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Sound absorption classes


Sound absorption classes are often used to specify sound absorption materials to be installed in buildings.

But have you ever wondered what they are exactly, what they represent and how they are established/calculated?

If you want to know, this short article has been created for you, with some graphics to make you understand the calculation process

Enjoy the read!


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What are sound absorption classes

The classification is a method, among others, to categorise the sound absorption performance of absorbers, particularly for construction materials.




You can find the details of this classification in ISO 11654 (2023) – Sound absorbers for use in buildings – Rating of sound absorption.



It is simpler and easier for non-acousticians to grasp since it doesn’t involve numbers.

There are five classes ranging from Class E (lowest performance) to Class A (highest performance).

How are sound absorption classes established

Establishing the sound absorption class of a material involves two main steps:


  • Converting the frequency-dependent sound absorption performance to a single-number value.
  • Assigning the single-number performance to the corresponding class.


From frequency-dependent performance to single number value


Sound absorption data is typically measured in third-octave bands.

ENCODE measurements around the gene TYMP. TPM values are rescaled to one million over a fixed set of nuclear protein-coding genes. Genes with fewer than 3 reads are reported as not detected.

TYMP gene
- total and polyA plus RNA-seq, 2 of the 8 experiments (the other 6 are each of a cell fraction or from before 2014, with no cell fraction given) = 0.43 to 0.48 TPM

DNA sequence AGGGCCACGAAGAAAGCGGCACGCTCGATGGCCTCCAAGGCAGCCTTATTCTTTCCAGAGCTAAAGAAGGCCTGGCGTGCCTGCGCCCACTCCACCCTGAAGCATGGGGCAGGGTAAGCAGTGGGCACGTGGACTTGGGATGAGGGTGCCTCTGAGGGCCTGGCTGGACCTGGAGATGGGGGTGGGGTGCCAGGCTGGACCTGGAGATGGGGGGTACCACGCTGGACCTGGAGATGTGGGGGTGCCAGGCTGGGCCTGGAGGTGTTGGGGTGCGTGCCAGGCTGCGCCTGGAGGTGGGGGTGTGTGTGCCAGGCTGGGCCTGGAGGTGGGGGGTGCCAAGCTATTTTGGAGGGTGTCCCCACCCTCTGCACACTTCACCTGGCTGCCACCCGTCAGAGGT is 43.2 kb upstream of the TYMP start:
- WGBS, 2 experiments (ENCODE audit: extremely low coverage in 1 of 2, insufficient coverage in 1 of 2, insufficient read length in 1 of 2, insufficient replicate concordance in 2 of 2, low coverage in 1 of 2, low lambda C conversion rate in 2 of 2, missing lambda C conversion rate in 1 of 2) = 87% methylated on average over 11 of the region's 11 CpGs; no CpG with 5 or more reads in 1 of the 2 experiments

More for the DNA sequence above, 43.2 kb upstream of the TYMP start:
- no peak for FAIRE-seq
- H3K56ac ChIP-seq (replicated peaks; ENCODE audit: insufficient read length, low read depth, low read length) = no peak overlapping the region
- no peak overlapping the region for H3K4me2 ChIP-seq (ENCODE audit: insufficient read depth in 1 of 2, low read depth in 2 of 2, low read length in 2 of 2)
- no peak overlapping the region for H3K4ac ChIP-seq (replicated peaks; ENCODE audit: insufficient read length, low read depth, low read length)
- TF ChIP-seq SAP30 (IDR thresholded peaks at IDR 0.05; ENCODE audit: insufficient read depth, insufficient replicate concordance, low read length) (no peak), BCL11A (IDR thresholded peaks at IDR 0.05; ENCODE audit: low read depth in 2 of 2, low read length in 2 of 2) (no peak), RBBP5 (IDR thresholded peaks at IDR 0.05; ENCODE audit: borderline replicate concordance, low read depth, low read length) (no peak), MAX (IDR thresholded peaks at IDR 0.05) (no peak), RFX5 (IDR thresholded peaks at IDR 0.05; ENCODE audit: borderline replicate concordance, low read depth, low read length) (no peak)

(if you need to understand about frequencies read this article, and frequency bands read this article)

The initial conversion involves transitioning from the sound absorption coefficient measured in third-octave bands to the Practical Sound Absorption Coefficient (αp) in octave bands (as introduced in this article).

From there, we calculate the Weighted Sound Absorption Coefficient (αw), which is a single number determined as detailed below.

We begin with two curves:


  • the Practical Sound Absorption Coefficient (αp) values calculated (in yellow below).
  • A curve known as the reference curve, with specific values for each octave band between 250 Hz and 4000 Hz (in black below).


The second step involves calculating the “unfavourable deviations” for each octave band.



Note 1:

An unfavorable deviation occurs when, for a given octave, the measured value is


than the value of the reference curve.


And vice versa, a ‘favourable’ deviation occurs when, for a given octave, the measured value is


than the value of the reference curve.


Note 2:

In the calculations, we only consider

unfavourable deviations.



Then, we incrementally adjust the reference curve in 0.05 steps toward the measured value until the sum of unfavorable deviations is ≤ 0.10.


Once this criterion (≤ 0.10) is met, the performance (αw) for the material is determined by the value of the shifted reference curve at 500 Hz.

Another important point to note is if a measured value exceeds the reference value by more than 0.25 (even after the shifting process), a shape indicator is added to the weighted sound absorption performance as follows:


  • L, like αw (L), if excess occurs at 250 Hz
  • M, like αw (M), if excess occurs at 500 and 1000 Hz
  • H, like αw (H), if excess occurs at 2000 and 4000 Hz


From single number performance to sound absorption class


Once the single number is calculated, we associate it with a class using the table below.


The figure below presents the reference curves corresponding to each class (you have probably seen this type of graph before).